- fixing controller - since the USB that gets plugged into the computer is on a separate breakout board. the controller can even be double sided foam taped to the inside of the case or underside of the plate. (because you won't be using the controller's onboard usb connector directly it doesn't need to be fixed super securely to stay put when you plug in the keyboard to the computer)

if the original PCB is still in decent shape, just swap controllers (the u shaped daughterboard) if you have some pulled pads you can run jumpers to get those switches working again. (do some digging on repairing pulled pads on a keyboard pcb) i know mr keebs had done a bunch on stream one time. replacement controller - fully programmable https://www.1upkeyboards.com/shop/controllers/qfr-frosty-flake-controller/

another thought is see if the phantom tkl pcb will fit. (search for combinations of phantom pcb and qfr case)
https://mechanicalkeyboards.com/shop/index.php?l=product_detail&p=536

here are some good hand wiring guides
https://geekhack.org/index.php?topic=87689.0
https://geekhack.org/index.php?topic=103108.0

some good tools
keyboard layout editor     http://www.keyboard-layout-editor.com/
- here's a start of a layout that you can then dump into kbfirmware     http://www.keyboard-layout-editor.com/#/gists/1e69ace068b33554b82a9917fc7aace2
kbfirmware     https://kbfirmware.com/

Thank you for all the links! I already did my first handwire project, the actual board I'm typing on is a 3D printed Whitefox powered by handwiring and a teensy 3.2! I'm not saying I'm an expert but I have a basic understanding on what's going on.

As for the same reasons that I explained just now I won't be fixing the PCB (faulty, not treated right by me afterwards) nor am I buying a new one it's  because I don't want to spend "high" amounts of money on this build. It's gonna be a secondary one and if it doesn't work I'll just use the MCU on some other project. Besides, all the pcbs that I looked at do not fit in this particular case, unfortunately. I could saw off some standoffs but the main one is where the screw that holds together the parts of the kb, and I can't  move it.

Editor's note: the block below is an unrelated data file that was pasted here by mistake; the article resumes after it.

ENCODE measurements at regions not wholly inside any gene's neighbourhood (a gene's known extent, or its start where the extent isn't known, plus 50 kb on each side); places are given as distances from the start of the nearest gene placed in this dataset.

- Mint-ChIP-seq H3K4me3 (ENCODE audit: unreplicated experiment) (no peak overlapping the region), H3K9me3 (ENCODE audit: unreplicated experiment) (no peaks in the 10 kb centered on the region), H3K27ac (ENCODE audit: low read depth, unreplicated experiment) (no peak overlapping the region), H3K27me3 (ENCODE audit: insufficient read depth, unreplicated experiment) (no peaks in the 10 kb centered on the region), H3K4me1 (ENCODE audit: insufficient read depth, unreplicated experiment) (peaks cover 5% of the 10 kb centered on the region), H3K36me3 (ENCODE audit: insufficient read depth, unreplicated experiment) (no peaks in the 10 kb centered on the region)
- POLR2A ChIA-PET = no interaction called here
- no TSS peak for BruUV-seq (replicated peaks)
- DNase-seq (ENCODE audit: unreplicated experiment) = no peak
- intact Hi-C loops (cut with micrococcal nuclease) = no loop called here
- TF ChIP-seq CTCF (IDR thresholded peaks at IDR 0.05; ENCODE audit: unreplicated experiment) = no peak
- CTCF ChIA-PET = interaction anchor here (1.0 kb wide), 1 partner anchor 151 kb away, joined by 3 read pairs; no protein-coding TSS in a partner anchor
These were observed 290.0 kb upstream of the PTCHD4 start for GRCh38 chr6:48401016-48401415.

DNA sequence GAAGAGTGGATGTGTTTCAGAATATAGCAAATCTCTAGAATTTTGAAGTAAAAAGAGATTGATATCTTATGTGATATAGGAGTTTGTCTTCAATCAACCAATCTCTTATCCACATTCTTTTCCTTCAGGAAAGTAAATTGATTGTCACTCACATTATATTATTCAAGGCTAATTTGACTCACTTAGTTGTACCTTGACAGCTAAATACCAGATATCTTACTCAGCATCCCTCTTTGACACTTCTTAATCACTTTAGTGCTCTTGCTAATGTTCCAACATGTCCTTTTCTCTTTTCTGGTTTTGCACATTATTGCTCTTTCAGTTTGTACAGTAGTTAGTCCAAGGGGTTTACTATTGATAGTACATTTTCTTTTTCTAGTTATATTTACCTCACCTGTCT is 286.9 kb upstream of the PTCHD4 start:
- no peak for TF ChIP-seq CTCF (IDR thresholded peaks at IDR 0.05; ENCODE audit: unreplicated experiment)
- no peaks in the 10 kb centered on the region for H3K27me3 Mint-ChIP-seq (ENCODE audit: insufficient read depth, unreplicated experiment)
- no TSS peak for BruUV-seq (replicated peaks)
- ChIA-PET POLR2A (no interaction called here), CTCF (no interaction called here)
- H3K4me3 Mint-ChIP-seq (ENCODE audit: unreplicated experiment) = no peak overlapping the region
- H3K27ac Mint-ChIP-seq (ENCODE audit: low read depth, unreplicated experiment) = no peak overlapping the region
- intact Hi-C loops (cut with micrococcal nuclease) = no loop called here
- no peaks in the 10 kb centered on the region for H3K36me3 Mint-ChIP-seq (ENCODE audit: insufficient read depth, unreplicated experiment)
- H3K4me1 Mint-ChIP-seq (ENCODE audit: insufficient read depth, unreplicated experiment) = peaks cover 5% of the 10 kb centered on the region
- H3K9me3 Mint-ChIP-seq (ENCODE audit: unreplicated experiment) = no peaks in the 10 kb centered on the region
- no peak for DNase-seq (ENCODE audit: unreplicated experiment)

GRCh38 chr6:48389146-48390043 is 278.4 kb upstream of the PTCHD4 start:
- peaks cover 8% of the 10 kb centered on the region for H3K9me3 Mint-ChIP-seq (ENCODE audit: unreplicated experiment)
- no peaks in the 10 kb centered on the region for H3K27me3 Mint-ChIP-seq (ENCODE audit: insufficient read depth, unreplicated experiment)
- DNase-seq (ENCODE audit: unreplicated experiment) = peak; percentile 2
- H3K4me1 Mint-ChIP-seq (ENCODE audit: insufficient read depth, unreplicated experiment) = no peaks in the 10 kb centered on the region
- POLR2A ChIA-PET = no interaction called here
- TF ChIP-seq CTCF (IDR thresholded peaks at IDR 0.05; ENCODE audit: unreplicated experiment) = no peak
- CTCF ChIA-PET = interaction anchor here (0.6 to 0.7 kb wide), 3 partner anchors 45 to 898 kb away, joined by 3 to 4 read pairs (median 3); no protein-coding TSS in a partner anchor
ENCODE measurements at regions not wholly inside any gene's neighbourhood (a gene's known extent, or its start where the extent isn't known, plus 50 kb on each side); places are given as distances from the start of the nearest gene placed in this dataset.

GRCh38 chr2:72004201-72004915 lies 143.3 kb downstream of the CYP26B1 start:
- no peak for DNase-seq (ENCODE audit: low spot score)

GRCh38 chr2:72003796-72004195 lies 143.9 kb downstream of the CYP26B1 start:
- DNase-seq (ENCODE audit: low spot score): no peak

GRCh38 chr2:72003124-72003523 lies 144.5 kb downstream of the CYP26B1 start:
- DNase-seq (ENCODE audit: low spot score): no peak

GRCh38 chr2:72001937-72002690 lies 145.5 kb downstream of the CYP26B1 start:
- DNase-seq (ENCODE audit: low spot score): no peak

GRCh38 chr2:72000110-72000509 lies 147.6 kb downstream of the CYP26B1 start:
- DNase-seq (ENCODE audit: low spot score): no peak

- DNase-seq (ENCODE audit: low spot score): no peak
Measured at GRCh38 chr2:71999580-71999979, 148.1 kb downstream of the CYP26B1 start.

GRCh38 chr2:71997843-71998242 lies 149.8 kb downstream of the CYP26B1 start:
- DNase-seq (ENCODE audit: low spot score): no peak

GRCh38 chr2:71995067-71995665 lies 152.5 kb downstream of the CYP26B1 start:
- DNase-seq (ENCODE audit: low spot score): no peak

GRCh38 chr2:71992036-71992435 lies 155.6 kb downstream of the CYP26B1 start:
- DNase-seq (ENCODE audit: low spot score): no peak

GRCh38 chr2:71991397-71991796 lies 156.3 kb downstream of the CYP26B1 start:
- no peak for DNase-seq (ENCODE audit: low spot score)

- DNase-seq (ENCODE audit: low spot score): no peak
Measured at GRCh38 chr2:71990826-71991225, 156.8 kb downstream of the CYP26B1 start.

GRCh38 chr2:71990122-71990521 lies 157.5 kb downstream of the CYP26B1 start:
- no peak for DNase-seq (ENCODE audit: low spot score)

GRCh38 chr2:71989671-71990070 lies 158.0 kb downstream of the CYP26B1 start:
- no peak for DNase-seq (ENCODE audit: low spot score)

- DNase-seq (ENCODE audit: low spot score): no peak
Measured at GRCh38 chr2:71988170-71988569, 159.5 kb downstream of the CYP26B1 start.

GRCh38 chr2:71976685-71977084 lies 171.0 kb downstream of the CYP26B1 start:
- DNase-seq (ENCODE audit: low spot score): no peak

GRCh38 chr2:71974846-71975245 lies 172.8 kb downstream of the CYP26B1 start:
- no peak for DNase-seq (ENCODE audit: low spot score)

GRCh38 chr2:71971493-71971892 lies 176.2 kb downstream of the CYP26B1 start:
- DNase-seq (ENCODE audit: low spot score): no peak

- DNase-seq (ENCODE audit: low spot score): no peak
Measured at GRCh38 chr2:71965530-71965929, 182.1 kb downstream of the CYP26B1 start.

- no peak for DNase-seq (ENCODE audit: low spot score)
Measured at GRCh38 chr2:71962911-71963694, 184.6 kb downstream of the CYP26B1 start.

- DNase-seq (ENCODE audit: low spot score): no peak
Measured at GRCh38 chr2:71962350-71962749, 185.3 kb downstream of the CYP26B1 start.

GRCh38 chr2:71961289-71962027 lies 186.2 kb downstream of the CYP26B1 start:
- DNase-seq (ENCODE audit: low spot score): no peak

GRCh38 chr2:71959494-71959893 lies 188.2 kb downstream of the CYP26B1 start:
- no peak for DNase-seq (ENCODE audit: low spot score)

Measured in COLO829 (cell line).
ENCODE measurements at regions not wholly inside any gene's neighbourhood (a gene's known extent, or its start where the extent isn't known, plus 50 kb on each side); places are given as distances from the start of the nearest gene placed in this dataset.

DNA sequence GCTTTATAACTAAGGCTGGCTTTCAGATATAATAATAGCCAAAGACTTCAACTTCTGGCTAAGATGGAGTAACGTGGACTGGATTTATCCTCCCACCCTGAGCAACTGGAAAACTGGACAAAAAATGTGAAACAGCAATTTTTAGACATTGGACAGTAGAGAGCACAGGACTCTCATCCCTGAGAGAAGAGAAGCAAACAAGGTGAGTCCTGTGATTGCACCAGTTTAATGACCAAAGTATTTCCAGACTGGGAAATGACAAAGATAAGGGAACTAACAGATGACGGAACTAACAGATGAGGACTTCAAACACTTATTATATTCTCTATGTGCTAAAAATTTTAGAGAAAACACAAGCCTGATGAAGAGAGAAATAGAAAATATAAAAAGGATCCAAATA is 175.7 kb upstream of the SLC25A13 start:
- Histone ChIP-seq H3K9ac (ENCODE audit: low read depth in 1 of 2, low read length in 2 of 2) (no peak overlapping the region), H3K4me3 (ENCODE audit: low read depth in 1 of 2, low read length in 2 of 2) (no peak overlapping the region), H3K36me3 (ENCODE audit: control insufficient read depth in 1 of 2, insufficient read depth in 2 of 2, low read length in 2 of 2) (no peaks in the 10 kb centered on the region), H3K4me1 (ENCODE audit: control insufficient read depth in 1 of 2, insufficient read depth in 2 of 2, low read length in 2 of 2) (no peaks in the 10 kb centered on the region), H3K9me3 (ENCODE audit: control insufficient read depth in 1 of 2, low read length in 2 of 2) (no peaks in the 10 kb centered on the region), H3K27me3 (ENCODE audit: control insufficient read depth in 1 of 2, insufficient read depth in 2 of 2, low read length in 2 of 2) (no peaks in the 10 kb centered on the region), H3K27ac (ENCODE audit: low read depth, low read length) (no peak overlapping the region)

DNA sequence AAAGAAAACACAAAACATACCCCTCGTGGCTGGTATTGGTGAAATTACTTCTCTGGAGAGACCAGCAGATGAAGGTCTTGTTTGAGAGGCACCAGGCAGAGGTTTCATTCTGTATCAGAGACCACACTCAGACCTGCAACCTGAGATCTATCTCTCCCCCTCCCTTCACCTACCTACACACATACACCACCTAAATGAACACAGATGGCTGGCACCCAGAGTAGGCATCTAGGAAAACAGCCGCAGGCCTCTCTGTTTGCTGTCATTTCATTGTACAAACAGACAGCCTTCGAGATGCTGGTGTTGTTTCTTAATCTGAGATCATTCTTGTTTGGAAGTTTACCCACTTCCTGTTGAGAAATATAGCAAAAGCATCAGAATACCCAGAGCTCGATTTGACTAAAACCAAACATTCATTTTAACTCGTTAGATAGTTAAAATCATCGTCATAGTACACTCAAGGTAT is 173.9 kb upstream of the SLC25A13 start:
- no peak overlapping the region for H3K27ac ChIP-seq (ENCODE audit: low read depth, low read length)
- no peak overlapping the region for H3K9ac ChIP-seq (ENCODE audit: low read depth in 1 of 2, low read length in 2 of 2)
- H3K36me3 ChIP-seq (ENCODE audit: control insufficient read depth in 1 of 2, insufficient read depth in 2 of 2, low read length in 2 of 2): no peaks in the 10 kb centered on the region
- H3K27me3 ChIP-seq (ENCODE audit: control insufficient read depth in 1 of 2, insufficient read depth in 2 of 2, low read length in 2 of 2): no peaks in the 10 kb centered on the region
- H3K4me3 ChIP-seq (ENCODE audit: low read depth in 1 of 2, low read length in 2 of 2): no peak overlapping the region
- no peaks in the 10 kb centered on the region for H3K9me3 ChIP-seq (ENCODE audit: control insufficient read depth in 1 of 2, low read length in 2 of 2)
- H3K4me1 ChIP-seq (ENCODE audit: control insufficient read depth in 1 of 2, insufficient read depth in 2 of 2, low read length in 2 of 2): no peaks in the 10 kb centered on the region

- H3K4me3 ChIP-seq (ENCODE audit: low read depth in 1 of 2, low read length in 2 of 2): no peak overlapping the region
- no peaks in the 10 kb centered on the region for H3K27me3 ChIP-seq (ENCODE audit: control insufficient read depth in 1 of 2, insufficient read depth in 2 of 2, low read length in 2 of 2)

So the question is:

what should I use to secure the MCU to the plate? Are glue pads enough? is there something I should be aware of?

Offline nevin

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  • Location: US
Re: CM Quickfire Rapid resurrection: a long planning needed!
« Reply #4 on: Thu, 27 February 2020, 04:12:43 »
you can hold the teensy in place with whatever you like. (foam tape, electrical tape, hot glue, etc... anything non-conductive) like i said, you're going to have a couple wires running to the usb port that's screwed into the case, so the teensy ++ doesn't have to be bolted down to wherever you place it. it just needs to stay put with normal knocks & bumps, which all of the above should be fine.

also, here are the measurements of a teensy ++2 if you want to see if it will fit around where the previous controller was. 52mm x 18mm (i had one on hand to measure)
Keeb.io Viterbi, Apple m0110, Apple m0120, Apple m0110a, Apple 658-4081, Apple M1242, Apple AEK II, MK96, GH60/Pure, Cherry g84-4100, Adesso AKP-220B, Magicforce 68

Offline umberts

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  • Location: Italy
Re: CM Quickfire Rapid resurrection: a long planning needed!
« Reply #5 on: Thu, 27 February 2020, 05:26:05 »
you can hold the teensy in place with whatever you like. (foam tape, electrical tape, hot glue, etc... anything non-conductive) like i said, you're going to have a couple wires running to the usb port that's screwed into the case, so the teensy ++ doesn't have to be bolted down to wherever you place it. it just needs to stay put with normal knocks & bumps, which all of the above should be fine.

also, here are the measurements of a teensy ++2 if you want to see if it will fit around where the previous controller was. 52mm x 18mm (i had one on hand to measure)

Thank you! I don't have a hot glue gun but I'll try to find one, yeah the teensy just fits! I hope there will be enough margin to glue it in place and not obstruct the pins, but i'm hopeful. The dimentions are in the first post! I measure usable 57mm x 20mm, so I'll squeeze it in one place and hope it stays there!